Its All About the Music
At Touro Synagogue July 28-29, 2017
Touro synagogue last weekend was all about the music.
On Friday evening Professor Jonathan Glasser, an associate professor of Anthropology at the College of William and Mary, Williamsburg, Virginia spoke about his work. The son of Morton and Irene Glasser, he said, “I am a historical anthropologist whose work focuses on modern North Africa, with particular attention to Algeria and Morocco. My current projects draw on ethnographic and archival work to consider the entanglement of materiality, personhood, and temporality in the urban, Arabic-language musical and poetic practice known as Andalusi music.”
Jonathan doesn’t just study and write about this music. He also performs it through the through the William and Mary Middle Eastern Music Ensemble. So we had a bargain: a professor and a musician! It’s like having a bottle of relish mixed with mustard. And we experienced both flavors!
As Jonathan described it,
“I talked about two connected research projects, said Jonathan. The first was a project about the revival of what is sometimes called Andalusi music in Algeria and Morocco starting around 1900--an urban classical music that is associated with al-Andalus, medieval Muslim Spain. Jews played an important part in this musical revival, and were prominent producers and consumers of this mainly secular, Arabic-language poetic and musical tradition. The project resulted in my book The Lost Paradise: Andalusi Music in Urban North Africa, which was published by the University of Chicago Press in 2016.
“The second, current project is a follow-up to the first, and looks more closely at relationships between Muslims and Jews around music, mainly in Algeria and its borderlands. This project is focused on both the Arabic-language Andalusi traditions and the more religious genres, in Hebrew and Arabic, that are considered offshoots of this repertoire. There are lots of interesting and sometimes surprising connections between Muslim and Jewish musical practices in North Africa, and we had the chance to taste a few of these connections through a musical demonstration that involved audience participation.”
Was the Andulsi revival was part of the rise of Arab Nationalism under the pressure of French domination and the need to create or recreate a secular culture with roots to the past? North Africa in 1900 was far removed from the glory of medieval Spain. It is not surprising that Jews participated in this revival. Their ancestors were active participants in its creation, and they were just as much a part of the culture as their Muslim neighbors.
On Saturday morning about 60 people attended services. The weather was surprisingly cool. The fans were running full blast, and rather than trying to be near them, many of us hid from them. There weren’t enough columns to hide behind. I will bring my gloves next week, just in case.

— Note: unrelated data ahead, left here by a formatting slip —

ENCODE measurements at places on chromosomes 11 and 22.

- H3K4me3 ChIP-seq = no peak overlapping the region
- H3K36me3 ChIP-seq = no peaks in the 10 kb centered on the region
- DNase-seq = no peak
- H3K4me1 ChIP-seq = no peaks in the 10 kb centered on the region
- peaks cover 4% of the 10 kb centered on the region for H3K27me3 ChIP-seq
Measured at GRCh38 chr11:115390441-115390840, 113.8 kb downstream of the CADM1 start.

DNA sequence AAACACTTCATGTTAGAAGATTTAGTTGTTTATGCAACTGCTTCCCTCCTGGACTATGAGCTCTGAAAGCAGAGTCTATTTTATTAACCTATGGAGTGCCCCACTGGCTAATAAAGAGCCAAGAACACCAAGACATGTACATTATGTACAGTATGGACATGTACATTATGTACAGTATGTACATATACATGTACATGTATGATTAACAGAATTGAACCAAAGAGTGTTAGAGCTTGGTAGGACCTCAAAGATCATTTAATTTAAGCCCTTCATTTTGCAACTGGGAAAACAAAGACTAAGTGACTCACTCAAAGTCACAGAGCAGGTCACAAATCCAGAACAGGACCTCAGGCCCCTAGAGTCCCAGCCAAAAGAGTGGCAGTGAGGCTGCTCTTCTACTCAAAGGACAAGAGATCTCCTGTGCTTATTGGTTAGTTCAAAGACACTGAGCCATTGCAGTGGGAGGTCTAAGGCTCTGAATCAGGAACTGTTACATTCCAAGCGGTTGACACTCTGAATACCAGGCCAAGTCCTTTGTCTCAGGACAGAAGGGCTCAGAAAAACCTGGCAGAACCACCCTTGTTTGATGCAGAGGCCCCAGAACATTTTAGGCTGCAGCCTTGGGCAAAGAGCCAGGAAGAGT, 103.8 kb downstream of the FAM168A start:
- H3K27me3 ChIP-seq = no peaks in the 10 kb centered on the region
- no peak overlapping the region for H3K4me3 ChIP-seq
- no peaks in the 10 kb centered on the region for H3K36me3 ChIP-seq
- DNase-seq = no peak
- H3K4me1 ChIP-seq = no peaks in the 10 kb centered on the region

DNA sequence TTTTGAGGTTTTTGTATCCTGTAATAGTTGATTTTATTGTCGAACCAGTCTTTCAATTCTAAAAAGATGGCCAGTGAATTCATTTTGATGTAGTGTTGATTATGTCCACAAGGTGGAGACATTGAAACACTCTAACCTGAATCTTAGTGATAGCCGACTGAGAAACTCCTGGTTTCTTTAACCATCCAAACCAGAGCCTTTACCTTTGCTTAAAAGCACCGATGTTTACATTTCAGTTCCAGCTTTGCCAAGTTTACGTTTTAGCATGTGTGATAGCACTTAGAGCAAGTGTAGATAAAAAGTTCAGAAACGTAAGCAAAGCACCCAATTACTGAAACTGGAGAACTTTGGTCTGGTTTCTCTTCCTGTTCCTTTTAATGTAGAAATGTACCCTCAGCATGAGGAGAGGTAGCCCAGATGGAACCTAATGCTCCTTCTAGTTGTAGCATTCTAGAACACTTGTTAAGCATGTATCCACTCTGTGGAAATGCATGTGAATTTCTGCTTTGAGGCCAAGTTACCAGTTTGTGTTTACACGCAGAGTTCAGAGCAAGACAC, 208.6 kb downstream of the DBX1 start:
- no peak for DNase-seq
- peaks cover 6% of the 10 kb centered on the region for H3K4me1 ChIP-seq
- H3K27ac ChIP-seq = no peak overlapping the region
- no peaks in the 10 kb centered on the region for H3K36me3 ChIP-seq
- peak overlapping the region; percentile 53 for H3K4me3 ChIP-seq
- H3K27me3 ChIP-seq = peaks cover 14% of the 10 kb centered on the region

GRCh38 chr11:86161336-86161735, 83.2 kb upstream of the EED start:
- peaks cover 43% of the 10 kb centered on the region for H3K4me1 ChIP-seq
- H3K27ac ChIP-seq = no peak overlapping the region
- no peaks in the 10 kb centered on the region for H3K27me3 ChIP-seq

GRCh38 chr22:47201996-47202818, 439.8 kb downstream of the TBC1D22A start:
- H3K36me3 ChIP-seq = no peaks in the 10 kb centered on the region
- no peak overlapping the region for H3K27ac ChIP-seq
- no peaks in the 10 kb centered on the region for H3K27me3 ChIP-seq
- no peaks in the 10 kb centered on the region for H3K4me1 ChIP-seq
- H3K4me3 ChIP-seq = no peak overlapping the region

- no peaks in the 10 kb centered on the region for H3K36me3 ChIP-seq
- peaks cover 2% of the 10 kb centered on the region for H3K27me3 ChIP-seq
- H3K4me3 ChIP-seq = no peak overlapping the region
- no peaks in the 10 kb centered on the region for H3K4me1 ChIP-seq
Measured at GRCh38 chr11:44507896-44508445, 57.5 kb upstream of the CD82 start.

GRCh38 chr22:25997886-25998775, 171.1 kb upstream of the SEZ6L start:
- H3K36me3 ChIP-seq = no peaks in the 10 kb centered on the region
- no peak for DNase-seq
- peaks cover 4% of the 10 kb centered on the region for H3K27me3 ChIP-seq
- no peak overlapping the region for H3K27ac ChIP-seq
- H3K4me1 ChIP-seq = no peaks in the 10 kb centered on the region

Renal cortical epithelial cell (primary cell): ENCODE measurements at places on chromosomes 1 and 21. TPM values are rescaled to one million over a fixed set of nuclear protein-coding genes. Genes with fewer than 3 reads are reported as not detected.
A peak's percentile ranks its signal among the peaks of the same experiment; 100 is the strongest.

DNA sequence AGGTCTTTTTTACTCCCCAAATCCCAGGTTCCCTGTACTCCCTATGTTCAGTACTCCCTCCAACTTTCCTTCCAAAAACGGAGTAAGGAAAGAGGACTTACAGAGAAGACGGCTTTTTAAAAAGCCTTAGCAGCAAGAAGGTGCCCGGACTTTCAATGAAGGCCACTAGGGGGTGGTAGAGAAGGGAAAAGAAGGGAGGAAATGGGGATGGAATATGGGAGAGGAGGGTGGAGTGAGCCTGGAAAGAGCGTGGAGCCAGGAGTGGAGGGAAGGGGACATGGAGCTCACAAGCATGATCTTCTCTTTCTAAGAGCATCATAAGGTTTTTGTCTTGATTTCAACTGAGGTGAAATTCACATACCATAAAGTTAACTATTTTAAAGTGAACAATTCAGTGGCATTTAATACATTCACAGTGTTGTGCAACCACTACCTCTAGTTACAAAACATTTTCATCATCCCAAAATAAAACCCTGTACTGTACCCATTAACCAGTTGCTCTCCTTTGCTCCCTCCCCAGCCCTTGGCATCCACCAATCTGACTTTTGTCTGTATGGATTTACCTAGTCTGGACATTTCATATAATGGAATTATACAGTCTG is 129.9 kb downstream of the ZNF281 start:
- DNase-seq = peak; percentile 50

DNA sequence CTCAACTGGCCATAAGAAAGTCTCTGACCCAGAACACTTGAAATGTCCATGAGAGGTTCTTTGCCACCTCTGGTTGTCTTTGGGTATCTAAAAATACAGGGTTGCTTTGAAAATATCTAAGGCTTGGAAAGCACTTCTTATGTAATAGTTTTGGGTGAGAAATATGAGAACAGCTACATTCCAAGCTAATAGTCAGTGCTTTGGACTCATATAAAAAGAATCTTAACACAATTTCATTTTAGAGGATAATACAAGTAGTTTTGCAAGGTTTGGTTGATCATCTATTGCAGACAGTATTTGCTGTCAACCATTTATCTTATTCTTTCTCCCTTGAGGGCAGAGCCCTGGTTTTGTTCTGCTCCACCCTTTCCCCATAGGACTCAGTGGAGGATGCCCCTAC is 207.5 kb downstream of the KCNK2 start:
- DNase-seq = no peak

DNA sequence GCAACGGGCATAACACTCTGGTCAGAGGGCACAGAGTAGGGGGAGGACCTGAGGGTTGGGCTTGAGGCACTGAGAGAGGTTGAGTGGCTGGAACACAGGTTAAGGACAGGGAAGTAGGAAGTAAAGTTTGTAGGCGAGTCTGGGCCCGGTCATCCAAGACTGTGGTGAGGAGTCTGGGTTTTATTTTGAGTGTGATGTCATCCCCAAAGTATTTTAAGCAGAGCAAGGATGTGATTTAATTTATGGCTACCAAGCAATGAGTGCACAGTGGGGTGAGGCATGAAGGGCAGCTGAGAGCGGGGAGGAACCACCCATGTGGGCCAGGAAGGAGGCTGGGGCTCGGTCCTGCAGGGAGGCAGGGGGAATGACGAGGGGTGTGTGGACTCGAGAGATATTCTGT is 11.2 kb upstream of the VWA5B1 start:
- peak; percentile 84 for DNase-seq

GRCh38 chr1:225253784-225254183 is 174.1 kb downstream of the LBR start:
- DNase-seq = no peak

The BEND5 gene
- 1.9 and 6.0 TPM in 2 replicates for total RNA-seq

Rabbi Marc Mandel mentioned our upcoming trip to Boston’s Museum of Fine Arts, to see an exhibit there on the Holocaust about the Lodz Ghetto,
“This weekend we are joined by a group that is focusing on defining moments [which sponsored Kiddish]. Certainly the Holocaust was a defining moment in Jewish history.
“…There are those who believe that the proper time to mourn the Holocaust is the day on the Jewish calendar designated to commemorate Jewish tragedy which is Tisha B’Av, which begins this Monday night. Tisha B’Av is already a day of fasting and mourning-
“Unfortunately there are many things to mourn in Jewish history including the loss or both Temples and the burning of the Talmud. Today Jewish communities round the world face many challenges. How do we respond?
“This week the New York Times had an article about how to build resilience. Let us find comfort in the words of Erica Brown, scholar in residence for defining moments [who has talked and written about Daily Inspiration for the 3 weeks from the fast of the 17th of Tammuz to Tisha B’Av]. Let us find optimism in the activism of visitor Howard E. Friedman
“We have to practice optimism, support other people, and go out of our comfort zones. This is what the State of Israel does all the time…
“These people will help us define our lives in a meaningful way as we all move ahead on our life’s journey.
“Let’s us hope that the Jewish people will not experience any more Tisha B’Avs!
Tisha B’Av caused several changes to the service. One sentence of the Parsha, Devarim, Devarim 1:12, “How can I bear unaided the trouble of you, and the burden, and the bickering!”
אֵיכָ֥ה אֶשָּׂ֖א לְבַדִּ֑י טָרְחֲכֶ֥ם וּמַֽשַּׂאֲכֶ֖ם וְרִֽיבְכֶֽם׃ was recited to the tune of Aicha (Lamentions), which is read during the Tisha B’Av service.
At Kabbalat Shabbat, “Lecha Dodi" was sung to the tune of Eli Tsiyon אֱלִי צִיּוֹן, one of the kinnot (dirges) we sing during Tisha B’Av. On Shabbat morning, Adon Olam was sung to the same tune.
I asked my friend Janet Zucker to reprise Adon Olam. Although it is purportedly mournful, I suspect you will join me singing this catchy tune in the shower. It’s very appropriate for Touro. The faster its sung, the better it sounds, and the sooner the Kiddish is served.
The next posting will be about the trip to the Museum of Fine Arts.